The federal government used new powers to rip up two deals made between the state of Victoria and China.
Canberra said it was backing away from the agreements to protect Australia's national interest.
The Chinese embassy in Australia branded the move "provocative".
It said the action by Canberra was "bound to bring further damage to bilateral relations, and will only end up hurting itself."
"It further shows that the Australian government has no sincerity in improving China-Australia relations," a spokesperson said in a statement.
It is the first time Canberra has used the powers to veto deals made by states, local governments or public universities with foreign countries. The laws allow the government to cancel agreements deemed to threaten Australia's national interest.
In addition to the China deals, Foreign Minister Marise Payne also scrapped agreements with Iran and Syria. They were a memorandum of understanding sealed between Victoria's education department and Iran, signed in 2004, and a 1999 scientific cooperation agreement signed with Syria.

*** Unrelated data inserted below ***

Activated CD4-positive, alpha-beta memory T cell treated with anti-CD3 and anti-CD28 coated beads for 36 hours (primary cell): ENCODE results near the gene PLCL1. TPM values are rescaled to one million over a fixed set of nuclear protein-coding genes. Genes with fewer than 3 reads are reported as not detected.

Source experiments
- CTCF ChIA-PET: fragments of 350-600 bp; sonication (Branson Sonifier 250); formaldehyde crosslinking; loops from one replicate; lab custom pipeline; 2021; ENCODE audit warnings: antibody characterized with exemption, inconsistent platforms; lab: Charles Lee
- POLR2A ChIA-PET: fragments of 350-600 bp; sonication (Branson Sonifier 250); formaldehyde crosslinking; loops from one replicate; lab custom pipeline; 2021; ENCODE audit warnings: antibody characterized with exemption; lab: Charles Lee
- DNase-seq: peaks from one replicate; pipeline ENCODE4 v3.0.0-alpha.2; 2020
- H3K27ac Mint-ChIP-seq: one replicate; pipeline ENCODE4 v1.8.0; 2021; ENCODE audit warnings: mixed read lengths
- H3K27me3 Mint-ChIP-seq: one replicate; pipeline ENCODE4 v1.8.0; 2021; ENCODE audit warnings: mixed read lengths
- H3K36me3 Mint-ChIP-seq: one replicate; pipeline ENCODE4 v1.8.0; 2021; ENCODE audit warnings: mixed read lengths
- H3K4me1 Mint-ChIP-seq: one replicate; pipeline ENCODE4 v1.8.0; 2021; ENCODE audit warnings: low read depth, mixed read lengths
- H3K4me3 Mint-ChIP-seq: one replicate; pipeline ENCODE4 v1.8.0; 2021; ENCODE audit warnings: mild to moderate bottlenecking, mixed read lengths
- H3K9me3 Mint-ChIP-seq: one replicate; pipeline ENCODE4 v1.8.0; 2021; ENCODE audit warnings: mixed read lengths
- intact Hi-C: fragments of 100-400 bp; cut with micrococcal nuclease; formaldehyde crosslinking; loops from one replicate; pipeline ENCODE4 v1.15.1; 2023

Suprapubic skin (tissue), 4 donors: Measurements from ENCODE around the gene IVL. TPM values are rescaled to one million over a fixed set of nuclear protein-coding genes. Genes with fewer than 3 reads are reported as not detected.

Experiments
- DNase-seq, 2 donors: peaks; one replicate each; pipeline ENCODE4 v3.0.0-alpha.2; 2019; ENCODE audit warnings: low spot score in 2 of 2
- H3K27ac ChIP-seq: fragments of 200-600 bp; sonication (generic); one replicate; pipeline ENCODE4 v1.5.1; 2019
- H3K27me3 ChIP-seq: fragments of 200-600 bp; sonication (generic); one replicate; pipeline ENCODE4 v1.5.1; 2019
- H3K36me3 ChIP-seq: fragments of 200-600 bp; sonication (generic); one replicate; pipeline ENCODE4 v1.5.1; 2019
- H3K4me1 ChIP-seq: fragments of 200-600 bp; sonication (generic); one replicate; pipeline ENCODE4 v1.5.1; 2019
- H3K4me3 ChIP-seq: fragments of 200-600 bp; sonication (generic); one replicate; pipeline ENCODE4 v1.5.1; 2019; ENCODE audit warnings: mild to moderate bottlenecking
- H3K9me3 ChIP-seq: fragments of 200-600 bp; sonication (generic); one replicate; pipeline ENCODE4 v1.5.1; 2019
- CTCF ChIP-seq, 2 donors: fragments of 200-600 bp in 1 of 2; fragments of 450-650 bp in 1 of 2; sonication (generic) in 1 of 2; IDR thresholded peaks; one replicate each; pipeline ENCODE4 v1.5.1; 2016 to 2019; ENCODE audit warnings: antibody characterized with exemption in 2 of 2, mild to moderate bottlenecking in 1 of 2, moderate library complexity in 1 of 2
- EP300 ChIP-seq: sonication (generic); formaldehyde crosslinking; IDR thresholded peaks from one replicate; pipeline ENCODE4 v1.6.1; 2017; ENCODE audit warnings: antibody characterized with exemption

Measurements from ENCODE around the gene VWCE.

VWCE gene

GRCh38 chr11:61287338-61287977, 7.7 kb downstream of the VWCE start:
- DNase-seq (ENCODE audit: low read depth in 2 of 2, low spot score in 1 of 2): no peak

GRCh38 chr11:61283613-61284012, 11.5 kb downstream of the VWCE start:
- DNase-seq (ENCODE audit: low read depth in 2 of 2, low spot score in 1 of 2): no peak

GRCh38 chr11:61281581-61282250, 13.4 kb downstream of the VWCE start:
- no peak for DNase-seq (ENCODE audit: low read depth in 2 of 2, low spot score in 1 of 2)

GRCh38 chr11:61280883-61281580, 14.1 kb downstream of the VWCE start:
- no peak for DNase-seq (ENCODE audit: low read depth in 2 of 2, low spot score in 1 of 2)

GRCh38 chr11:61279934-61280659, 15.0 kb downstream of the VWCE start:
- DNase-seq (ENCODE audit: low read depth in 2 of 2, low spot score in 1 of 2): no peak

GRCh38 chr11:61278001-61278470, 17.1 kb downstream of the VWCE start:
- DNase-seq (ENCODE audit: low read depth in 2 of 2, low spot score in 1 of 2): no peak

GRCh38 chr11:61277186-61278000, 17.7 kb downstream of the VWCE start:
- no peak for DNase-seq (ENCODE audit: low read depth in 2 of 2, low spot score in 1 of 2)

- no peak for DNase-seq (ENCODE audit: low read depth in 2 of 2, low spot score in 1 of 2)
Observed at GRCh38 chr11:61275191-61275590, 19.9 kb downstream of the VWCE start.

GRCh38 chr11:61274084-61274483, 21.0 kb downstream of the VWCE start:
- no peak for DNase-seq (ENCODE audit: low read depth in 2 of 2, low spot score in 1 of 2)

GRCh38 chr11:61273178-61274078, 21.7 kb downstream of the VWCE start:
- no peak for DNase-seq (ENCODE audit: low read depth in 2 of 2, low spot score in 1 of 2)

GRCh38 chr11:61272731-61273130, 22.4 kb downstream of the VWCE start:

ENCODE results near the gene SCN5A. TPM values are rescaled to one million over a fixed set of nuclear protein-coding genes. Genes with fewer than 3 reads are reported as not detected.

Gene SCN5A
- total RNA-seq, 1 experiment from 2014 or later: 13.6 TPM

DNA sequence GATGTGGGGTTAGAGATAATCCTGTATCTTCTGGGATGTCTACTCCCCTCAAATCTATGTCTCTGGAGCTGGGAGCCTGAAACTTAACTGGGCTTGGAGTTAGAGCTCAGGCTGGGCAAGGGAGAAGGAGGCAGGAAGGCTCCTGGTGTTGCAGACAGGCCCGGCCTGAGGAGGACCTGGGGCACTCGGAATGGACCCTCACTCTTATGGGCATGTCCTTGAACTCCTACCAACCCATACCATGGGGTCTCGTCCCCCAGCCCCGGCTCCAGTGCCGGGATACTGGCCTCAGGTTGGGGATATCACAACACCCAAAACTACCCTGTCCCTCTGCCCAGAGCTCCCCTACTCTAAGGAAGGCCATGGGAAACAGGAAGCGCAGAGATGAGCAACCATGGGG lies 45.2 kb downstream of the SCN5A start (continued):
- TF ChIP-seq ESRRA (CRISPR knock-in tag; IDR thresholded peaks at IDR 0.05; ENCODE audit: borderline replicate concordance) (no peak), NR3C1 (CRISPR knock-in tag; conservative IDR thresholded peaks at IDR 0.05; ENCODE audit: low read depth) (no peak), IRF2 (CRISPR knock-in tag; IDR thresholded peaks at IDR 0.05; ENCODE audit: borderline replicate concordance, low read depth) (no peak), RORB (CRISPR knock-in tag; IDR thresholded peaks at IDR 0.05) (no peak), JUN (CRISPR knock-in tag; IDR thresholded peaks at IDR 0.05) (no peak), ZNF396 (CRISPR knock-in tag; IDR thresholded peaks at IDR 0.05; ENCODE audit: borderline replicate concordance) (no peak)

Senator Payne said the four agreements were "inconsistent with Australia's foreign policy or adverse to our foreign relations".
Speaking to the Australian Broadcasting Corporation, she defended the government's decision and said she did not expect China to retaliate.
"I think Australia is acting in our national interest, we are very careful and very considered in that approach," she told the AM radio programme.